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All we are saying is give trees a chance
January 08, 2015
By Howard Garrett

Question:   All of the trees on my girlfriend's street in Fort Worth had this done to them  When did mounding mulch against a tree's trunk become the status quo among landscapers? These don't even have the volcanic crater in the middle to give the trunk just a little bit of a break. C.W., Fort Worth

Answer: It's frustrating that this kind of mulching - covering a tree's root flare - is still being done so routinely. Most of this mulch should be removed, as well as the soil covering the flare. A thin layer of mulch is fine, but none should touch the tree trunk or the root flare, which is part of the trunk. In addition, this tree was a poor choice because of the co-dominant trunks and the weak V joint that probably will fail one day.

Question: Are there any flowers that can be planted now and survive the cold weather? T.H., Dallas

Answer: The most hardy and dependable choices are pansies, violas and Johnny jump-ups. They can be planted any time in the winter as long as the temperature is above freezing and there are no extreme drops in temperature predicted. A big change from the 70s to the 20s is hardest on tender, cool-season annuals, although they do not have much trouble with moderate freezing weather.  If a plunging low is predicted after planting, cover the plants with floating row cover or frost cloth, carried at most garden retailers. It's a good idea to have it on hand before you need it because of our unpredictable weather. Other cool-season annual color includes dianthus, calendula, stock and snapdragon. Cyclamen, fairly hardy, are especially good in containers that can be protected from ice and prolonged freezes.

Question: Does it make sense to spray evergreen trees and bushes with Garrett Juice over the winter? I am not sure if foliar feeding occurs this time of year, but I would like to feed my live oaks and pine trees.  A.D., Southlake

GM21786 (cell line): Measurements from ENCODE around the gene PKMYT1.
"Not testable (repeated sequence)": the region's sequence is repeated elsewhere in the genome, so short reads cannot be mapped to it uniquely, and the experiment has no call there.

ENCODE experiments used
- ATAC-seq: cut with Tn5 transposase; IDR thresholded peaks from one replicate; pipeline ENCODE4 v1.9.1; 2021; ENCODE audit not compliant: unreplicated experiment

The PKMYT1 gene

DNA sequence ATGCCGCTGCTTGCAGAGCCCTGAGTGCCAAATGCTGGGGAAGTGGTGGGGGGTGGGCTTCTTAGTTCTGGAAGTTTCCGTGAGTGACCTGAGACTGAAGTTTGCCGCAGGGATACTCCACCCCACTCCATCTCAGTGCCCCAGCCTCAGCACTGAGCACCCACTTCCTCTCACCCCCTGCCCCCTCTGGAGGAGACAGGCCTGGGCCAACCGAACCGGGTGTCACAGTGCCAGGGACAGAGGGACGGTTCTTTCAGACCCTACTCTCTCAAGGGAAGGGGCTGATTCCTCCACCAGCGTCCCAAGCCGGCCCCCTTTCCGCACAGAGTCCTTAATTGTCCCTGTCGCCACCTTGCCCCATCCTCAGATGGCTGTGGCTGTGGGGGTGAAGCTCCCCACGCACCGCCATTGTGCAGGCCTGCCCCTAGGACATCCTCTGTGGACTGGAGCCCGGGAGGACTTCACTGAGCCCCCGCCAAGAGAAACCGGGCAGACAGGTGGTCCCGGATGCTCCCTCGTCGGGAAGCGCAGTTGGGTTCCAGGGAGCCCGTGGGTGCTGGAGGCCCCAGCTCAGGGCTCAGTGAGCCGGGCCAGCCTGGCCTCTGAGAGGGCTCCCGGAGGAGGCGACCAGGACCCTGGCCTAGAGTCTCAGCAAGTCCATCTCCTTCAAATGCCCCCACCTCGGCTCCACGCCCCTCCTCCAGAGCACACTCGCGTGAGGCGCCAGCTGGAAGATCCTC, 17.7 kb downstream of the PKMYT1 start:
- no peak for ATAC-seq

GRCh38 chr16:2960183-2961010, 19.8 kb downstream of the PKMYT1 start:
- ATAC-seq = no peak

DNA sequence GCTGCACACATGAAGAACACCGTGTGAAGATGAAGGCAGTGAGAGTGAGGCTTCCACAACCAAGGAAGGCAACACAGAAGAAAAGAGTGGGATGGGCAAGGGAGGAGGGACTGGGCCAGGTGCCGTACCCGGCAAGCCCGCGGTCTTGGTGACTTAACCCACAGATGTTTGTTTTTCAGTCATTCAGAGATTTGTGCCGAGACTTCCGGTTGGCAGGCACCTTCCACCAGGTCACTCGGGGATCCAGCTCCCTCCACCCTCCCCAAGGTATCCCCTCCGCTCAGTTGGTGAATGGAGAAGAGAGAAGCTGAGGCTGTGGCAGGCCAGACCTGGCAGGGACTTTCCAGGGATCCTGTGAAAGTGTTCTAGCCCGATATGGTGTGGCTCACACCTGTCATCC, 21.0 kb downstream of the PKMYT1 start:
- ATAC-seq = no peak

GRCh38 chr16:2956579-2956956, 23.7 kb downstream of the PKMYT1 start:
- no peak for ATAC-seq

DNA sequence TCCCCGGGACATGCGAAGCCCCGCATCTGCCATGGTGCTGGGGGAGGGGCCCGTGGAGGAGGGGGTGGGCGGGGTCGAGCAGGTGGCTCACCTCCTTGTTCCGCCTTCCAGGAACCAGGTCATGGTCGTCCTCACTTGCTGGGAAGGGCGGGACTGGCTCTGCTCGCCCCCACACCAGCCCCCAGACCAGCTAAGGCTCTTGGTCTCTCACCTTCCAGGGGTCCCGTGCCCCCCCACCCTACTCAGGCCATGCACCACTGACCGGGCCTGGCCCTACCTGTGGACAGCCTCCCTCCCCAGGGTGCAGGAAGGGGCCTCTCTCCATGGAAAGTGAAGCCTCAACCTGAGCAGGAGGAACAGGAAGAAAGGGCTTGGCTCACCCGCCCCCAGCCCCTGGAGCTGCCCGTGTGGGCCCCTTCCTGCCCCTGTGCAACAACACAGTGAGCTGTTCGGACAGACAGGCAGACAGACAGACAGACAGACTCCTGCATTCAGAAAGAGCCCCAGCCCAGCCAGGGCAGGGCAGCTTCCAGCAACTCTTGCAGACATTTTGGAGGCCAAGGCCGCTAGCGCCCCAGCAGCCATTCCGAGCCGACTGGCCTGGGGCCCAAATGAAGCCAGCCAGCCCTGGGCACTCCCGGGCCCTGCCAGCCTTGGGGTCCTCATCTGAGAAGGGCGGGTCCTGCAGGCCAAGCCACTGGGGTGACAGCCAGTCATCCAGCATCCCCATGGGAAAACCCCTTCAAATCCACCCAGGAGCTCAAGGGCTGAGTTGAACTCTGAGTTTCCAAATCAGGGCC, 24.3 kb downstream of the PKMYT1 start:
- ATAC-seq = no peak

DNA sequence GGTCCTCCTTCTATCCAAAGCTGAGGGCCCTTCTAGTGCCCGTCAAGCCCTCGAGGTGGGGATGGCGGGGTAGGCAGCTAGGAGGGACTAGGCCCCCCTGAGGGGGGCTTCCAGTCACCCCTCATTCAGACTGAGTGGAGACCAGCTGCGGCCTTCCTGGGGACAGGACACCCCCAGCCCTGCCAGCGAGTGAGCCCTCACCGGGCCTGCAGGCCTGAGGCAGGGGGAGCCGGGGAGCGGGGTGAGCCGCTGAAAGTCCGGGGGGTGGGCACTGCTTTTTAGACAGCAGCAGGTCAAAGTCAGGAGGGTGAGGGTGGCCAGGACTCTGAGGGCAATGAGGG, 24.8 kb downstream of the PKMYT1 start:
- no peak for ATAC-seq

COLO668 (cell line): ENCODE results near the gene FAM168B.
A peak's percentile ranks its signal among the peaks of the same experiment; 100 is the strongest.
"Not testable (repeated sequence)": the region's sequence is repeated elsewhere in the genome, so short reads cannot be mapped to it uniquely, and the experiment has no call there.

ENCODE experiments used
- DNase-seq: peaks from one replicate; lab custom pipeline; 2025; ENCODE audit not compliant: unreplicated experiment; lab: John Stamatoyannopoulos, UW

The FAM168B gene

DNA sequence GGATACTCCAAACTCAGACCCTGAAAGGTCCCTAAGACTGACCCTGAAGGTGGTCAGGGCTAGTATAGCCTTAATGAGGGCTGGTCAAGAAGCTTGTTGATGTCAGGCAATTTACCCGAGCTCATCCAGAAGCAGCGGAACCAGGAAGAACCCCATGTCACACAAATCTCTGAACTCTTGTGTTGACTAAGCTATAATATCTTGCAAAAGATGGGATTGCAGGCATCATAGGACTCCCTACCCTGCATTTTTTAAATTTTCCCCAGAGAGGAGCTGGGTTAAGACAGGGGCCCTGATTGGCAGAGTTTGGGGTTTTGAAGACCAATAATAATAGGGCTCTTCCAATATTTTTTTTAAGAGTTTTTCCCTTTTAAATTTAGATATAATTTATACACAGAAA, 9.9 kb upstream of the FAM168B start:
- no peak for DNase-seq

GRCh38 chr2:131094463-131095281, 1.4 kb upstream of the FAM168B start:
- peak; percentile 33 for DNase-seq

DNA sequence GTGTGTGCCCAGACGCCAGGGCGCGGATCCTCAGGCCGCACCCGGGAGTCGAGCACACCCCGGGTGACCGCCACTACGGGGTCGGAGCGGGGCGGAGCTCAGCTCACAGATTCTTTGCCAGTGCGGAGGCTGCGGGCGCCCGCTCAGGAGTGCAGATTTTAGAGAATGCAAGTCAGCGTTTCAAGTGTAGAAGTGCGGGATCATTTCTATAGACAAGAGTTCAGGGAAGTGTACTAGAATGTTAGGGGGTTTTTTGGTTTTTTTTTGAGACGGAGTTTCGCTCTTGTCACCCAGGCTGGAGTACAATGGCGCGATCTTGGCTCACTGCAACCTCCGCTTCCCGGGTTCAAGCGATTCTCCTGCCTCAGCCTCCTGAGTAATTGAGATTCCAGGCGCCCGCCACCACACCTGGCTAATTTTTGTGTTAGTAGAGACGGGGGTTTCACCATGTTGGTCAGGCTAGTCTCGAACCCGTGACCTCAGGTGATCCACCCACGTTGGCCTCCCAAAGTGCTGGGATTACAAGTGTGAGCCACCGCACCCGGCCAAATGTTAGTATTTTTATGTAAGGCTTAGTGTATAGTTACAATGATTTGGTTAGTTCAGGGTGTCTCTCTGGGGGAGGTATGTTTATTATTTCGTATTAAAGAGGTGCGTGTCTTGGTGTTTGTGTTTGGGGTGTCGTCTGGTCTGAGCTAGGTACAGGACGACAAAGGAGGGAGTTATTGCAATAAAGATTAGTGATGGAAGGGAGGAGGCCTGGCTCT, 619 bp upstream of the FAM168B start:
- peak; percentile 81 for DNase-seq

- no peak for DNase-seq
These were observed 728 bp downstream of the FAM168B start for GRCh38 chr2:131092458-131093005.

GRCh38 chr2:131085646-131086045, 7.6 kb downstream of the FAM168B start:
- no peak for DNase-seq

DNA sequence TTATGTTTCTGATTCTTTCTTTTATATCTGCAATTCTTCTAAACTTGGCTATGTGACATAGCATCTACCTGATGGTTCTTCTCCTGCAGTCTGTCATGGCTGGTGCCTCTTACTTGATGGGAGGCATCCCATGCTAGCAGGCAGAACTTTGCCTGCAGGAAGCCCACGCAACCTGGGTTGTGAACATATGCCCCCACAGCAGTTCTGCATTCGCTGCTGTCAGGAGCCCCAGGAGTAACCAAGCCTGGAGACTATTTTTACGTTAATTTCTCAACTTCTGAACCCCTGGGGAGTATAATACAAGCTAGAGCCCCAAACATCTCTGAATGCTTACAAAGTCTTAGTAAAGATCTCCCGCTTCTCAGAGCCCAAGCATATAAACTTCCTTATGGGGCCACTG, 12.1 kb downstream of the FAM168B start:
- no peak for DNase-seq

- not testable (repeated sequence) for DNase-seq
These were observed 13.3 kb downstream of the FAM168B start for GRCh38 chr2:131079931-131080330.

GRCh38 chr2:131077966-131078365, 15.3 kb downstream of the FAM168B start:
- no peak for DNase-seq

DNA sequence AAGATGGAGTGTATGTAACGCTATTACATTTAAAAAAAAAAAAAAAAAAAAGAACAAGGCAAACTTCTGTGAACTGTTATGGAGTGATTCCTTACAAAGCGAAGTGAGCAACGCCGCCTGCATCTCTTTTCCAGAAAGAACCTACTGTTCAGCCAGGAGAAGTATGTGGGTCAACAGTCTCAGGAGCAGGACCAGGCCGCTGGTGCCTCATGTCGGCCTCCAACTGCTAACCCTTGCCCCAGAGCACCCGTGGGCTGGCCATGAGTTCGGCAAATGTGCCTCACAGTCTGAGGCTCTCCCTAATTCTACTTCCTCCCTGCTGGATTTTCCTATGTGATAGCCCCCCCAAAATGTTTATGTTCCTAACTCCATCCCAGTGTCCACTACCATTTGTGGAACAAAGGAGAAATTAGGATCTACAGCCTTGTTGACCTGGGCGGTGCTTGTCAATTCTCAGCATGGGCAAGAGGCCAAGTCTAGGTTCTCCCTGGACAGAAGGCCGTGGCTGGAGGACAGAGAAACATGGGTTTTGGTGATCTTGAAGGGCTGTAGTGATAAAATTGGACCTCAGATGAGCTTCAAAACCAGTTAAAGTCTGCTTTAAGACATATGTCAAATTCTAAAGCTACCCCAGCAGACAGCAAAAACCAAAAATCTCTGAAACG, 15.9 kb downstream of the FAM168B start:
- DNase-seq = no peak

Answer: Foliar feeding of plants that still have green foliage during the winter months does help during warm periods, but it is probably more effective to drench the soil and root zones of these plants. I'd use the Garrett Juice mixture once or twice on dormant plants and monthly on actively growing and flowering plants, such as pansies. The recipe to mix your own Garrett Juice is on my website.

Question: Did you see the article in a recent Fort Worth Star-Telegram about rose rosette disease in Tarrant County? Everyone quoted claims there is no cure.B.W., Fort Worth

Answer: It's too bad the newspaper writer didn't contact me about the effective treatment I have found.    Cut away the diseased stems on affected rose bushes and clean the tool blades immediately using hydrogen peroxide (never bleach). The Sick Tree Treatment (detailed on my website) should be applied throughout all the rose beds. To 1 gallon of spray made from the Garrett Juice Plus concentrate add 8 to 16 ounces of 3 percent hydrogen peroxide (available at drug and grocery stores) and 1 tablespoon of BioWash. Spray the plants thoroughly until the leaves drip with the solution.

   A burning question on lawns
   A Monster's Growing Under Our Deck!
   About oak sprouts
   After exposing tree’s root flare, leave it alone
   Ailing from harsh summer, crabapple needs treatment
   All we are saying is give trees a chance
   Amount of tilling, not method, is what matters.
   An organic option to control the fleas
   An unwelcome bug is eating ornamental plants
   Antique, container roses are sweeter
   Any way to help heal injured tree?
   Apple and pear trees need little pruning
   Are gnats hanging out on your houseplants? There's hope
   Are mushrooms bad for my yard?
   Are tree galls troublesome?
   Asps won't hurt plants 9-01-2006
   Attracting Birds To The Garden, Composting, Sprayers
   Azalea beds may be incorrectly done
   Baby talc marches against ants
   Bag the worm problem to save tree
   Bald cypress going brown
   Bald cypress roots expose themselves.
   Bamboo, the imperialist threat
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